A Japanese lawmaker has proposed four changes to Japan’s tax law to benefit crypto users and traders as well as widen the adoption of cryptocurrency in the country. The current tax rate of 55 percent could be lowered to 20 percent while crypto-to-crypto trading and small payments could be exempt from taxation.
Changing Crypto Taxation
Representative Takeshi Fujimaki of Japan’s Nippon Ishin no Kai political party has proposed four changes to the current taxation system for cryptocurrencies. Fujimaki, who was formerly an adviser to billionaire investor George Soros, announced on Friday:
We believe that it is necessary to change the current virtual currency taxation system to an appropriate tax system in order to develop virtual currency / blockchain technology. The tax system should not deprive the future of virtual currency and blockchain.
The proposed changes are designed to “promote the wider adoption of virtual currency” as well as “encourage the development of blockchain technology,” he clarified.
From 55% Tax Rate to 20%
Currently, Japan taxes profits from cryptocurrency transactions as miscellaneous income, which could be as high as 55 percent. Fujimaki explained that unlike salaries which are fixed amounts, gains from crypto transactions — like stocks and mutual funds — vary and losses could be incurred over a number of years.
Capital gains from stocks and mutual funds are taxed separately from other income sources, at a flat rate of about 20 percent. “From that point of view, it is necessary to [similarly] apply separate taxation with a tax rate of 20% to the gains from virtual currency transactions,” he said.
Fujimaki has also proposed allowing losses from crypto transactions to be carried forward, which the current law does not permit. Taxpayers with losses from crypto transactions this year and profits the next, for example, are not able to offset their gains with losses. He elaborated:
Losses from stock trading … can be carried forward and can be deducted from the profits in the following year. From the perspective of tax fairness, you should also allow for deduction carryforward of losses from virtual currency transactions.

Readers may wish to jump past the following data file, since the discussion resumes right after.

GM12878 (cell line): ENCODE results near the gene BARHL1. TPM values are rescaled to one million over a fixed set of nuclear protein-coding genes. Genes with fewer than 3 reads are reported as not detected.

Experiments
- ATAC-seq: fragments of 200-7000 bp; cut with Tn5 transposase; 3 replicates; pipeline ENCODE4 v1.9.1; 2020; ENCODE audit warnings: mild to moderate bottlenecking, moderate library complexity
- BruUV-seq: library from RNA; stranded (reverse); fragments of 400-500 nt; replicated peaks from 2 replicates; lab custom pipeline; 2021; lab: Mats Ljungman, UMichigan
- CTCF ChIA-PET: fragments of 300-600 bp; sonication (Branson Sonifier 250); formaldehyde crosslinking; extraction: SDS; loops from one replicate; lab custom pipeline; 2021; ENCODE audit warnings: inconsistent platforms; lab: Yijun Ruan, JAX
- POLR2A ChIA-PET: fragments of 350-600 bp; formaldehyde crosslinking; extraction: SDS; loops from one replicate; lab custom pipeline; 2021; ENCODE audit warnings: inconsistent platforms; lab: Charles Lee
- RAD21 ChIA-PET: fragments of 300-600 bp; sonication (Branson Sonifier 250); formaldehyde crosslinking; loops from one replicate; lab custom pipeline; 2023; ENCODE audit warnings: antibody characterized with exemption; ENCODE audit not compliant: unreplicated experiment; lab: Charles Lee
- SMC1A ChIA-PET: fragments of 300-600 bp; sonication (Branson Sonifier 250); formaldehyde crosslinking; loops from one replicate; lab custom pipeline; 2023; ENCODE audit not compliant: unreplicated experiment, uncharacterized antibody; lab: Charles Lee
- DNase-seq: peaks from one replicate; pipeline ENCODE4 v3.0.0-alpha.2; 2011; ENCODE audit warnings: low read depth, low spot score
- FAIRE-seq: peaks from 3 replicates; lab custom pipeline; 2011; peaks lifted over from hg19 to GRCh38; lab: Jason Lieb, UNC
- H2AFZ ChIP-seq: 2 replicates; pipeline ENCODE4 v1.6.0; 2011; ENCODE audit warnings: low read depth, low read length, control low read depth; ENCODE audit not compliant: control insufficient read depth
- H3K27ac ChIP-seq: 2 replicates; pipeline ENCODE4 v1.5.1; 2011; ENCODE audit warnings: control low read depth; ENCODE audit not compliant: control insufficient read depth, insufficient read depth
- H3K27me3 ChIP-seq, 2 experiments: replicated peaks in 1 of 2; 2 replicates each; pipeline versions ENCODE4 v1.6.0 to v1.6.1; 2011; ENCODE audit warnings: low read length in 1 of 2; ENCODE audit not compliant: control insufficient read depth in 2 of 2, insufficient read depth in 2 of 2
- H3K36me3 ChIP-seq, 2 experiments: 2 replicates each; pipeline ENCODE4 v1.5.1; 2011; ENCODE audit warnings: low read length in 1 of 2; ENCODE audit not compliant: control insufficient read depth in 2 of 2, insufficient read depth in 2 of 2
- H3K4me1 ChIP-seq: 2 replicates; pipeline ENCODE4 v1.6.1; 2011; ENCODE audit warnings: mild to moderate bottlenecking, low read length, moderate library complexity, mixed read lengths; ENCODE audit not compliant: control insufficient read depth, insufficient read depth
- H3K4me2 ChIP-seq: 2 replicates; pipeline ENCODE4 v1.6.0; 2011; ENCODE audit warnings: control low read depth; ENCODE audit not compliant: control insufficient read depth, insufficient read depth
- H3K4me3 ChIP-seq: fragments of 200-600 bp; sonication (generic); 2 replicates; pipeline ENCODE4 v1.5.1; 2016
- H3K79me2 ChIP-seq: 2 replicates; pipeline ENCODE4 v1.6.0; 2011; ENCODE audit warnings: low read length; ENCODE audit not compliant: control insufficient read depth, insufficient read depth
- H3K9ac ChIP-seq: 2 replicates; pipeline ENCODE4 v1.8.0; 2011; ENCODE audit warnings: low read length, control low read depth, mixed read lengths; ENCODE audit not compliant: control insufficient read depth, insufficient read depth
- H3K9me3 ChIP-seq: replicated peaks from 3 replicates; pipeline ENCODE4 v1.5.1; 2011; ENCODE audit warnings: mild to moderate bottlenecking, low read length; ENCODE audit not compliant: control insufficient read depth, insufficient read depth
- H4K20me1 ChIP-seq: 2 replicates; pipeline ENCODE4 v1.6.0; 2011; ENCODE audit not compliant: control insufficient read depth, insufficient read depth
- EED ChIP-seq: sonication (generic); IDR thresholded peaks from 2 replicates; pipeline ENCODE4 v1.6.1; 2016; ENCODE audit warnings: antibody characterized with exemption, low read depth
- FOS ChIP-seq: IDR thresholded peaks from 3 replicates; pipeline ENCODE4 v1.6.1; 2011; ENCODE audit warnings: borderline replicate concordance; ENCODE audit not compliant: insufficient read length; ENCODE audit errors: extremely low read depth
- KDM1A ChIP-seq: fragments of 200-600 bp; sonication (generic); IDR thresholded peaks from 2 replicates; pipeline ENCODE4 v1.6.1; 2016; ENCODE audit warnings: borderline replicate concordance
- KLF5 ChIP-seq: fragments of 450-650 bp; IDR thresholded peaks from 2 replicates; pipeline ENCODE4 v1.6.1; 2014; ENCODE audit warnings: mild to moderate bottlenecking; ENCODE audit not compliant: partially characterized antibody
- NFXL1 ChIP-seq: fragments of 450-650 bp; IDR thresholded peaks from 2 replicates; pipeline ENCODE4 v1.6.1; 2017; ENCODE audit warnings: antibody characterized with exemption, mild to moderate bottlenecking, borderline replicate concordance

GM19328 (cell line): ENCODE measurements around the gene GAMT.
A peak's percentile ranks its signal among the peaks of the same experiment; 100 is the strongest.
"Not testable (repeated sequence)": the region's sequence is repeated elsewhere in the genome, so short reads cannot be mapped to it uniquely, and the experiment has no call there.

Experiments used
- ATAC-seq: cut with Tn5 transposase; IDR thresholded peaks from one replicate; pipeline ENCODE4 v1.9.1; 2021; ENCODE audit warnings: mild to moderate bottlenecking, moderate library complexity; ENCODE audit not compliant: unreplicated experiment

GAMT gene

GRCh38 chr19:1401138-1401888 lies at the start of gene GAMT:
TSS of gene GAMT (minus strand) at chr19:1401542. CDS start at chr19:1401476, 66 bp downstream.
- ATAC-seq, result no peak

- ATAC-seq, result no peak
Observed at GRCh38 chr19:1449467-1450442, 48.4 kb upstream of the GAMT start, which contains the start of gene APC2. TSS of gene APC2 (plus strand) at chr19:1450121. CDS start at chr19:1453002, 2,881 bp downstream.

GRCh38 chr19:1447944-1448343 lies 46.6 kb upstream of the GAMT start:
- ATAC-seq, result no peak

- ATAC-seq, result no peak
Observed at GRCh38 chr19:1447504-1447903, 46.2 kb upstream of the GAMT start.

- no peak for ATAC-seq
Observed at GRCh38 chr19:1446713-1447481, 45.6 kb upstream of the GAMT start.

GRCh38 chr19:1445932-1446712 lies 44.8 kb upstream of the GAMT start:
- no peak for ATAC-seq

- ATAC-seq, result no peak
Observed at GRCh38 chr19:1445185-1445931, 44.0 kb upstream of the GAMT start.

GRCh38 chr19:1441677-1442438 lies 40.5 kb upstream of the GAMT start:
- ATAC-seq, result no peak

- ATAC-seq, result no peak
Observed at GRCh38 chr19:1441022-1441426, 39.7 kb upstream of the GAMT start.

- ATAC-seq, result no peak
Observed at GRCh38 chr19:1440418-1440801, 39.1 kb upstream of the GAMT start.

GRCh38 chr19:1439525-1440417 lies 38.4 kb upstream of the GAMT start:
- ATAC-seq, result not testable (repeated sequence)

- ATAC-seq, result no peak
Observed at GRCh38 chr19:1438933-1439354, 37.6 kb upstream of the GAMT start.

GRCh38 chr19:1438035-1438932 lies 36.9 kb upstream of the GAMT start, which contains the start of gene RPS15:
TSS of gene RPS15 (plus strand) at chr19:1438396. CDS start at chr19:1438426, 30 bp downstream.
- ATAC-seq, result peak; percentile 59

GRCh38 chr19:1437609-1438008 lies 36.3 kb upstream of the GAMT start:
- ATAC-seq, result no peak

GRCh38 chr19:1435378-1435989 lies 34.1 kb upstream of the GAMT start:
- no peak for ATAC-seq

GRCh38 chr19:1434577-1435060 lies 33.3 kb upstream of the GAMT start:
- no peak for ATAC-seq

Exemptions for Crypto-to-Crypto Trading and Payments
Trading between cryptocurrencies, such as between XRP and BTC, is currently subject to taxation under the current tax law, Fujimaki noted. “The task of calculating profit and loss for each transaction is extremely cumbersome and a heavy burden,” he described, adding:
In order to increase the volume of transactions between virtual currencies and to revitalize the virtual currency market, trading between virtual currencies should be tax exempt.
Another tax exemption the lawmaker has proposed relates to small payments of cryptocurrencies, which he expects to increase as more stores start accepting crypto payments and more people start using them to pay for goods and services.
For example, a person eating at a restaurant and paying with bitcoin will have to calculate their “profit and loss from the bitcoin price and the purchase price of the bitcoin at that point,” and then pay tax if there is profit. Fujimaki emphasized that with the current system, “you cannot hope for the adoption of virtual currency payments in real society,” elaborating:
Virtual currency payments of small amounts should be tax exempt, and virtual currency payments in the real world should be expanded.
What do you think of these four proposed tax changes? Let us know in the comments section below.
Images courtesy of Shutterstock and Takeshi Fujimaki.
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